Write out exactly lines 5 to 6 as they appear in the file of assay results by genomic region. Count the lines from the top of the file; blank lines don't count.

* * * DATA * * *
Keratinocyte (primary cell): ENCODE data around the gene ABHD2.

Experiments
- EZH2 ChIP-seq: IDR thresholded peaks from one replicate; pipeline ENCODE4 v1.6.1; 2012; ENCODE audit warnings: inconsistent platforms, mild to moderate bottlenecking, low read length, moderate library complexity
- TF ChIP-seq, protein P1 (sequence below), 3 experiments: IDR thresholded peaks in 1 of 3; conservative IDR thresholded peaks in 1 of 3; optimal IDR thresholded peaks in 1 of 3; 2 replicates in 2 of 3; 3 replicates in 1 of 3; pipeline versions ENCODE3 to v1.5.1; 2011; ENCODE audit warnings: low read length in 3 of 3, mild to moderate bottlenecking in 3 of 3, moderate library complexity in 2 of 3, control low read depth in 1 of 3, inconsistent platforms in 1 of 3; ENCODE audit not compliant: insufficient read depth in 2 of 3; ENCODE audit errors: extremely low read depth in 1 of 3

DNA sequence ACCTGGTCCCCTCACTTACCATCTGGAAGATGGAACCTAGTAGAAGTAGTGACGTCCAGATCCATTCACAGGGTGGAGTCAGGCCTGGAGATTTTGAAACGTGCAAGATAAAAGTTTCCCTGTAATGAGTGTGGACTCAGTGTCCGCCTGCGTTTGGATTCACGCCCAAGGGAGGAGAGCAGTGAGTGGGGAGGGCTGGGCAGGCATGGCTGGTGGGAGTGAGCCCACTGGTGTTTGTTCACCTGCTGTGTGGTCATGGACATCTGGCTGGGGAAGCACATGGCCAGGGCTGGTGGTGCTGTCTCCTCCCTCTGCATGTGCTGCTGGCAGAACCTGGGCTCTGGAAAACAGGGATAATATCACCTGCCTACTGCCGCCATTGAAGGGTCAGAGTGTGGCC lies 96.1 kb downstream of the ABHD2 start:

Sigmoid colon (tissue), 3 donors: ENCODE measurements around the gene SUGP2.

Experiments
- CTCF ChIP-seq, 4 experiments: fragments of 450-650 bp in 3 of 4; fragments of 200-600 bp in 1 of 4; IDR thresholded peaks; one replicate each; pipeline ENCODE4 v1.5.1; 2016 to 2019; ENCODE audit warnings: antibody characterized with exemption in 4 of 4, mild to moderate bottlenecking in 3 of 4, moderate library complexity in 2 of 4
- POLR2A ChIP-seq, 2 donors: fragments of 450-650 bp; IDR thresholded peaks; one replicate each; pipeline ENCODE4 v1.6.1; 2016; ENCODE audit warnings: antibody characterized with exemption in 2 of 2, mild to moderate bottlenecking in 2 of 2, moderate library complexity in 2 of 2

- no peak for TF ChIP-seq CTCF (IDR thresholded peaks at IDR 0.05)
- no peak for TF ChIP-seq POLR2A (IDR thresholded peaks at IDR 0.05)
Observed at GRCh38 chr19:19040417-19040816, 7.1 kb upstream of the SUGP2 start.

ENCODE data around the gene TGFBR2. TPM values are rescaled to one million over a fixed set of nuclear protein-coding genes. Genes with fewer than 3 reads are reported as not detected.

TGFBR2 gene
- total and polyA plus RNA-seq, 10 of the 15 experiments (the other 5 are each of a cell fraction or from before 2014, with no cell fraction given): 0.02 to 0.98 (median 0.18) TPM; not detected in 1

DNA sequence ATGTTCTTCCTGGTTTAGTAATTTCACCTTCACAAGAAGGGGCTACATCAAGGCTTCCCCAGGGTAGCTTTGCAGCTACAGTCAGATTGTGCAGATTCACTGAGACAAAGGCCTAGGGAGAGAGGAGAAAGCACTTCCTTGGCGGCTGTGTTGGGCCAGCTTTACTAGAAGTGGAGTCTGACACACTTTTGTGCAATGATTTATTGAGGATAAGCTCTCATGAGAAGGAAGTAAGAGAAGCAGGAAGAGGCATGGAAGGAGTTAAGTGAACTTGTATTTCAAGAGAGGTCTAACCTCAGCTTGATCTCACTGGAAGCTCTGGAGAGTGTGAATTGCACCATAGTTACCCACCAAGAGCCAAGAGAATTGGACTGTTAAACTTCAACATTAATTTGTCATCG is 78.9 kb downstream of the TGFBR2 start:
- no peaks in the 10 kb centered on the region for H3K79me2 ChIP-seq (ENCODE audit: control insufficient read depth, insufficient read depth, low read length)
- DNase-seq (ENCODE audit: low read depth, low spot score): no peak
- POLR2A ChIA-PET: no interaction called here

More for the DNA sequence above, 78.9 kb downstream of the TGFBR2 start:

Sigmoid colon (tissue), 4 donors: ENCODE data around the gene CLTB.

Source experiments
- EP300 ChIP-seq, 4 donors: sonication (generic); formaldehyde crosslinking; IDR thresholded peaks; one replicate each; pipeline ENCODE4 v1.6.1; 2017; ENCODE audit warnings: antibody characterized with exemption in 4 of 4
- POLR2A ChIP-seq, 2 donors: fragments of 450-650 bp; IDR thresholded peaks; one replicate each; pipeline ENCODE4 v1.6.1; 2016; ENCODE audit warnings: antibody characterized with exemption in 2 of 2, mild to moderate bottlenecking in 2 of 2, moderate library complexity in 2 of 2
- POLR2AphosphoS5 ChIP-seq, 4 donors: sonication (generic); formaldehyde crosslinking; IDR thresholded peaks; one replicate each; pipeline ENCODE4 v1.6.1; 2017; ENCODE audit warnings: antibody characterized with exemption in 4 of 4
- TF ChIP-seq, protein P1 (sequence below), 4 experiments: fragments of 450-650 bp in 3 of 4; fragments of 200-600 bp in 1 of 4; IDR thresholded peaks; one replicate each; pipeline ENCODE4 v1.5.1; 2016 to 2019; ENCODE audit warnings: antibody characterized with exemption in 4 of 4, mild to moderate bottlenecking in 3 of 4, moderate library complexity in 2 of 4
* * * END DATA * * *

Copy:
DNA sequence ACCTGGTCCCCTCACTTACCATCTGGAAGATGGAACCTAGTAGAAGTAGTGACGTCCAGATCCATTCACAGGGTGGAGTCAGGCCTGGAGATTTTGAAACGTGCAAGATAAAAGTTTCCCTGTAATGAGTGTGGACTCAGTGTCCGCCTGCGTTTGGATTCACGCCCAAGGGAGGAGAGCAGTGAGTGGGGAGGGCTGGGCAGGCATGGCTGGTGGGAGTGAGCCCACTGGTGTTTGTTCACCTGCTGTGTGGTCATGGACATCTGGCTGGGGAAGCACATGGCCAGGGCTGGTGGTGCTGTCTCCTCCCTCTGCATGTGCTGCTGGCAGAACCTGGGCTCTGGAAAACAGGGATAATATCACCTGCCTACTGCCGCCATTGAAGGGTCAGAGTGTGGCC lies 96.1 kb downstream of the ABHD2 start:

Sigmoid colon (tissue), 3 donors: ENCODE measurements around the gene SUGP2.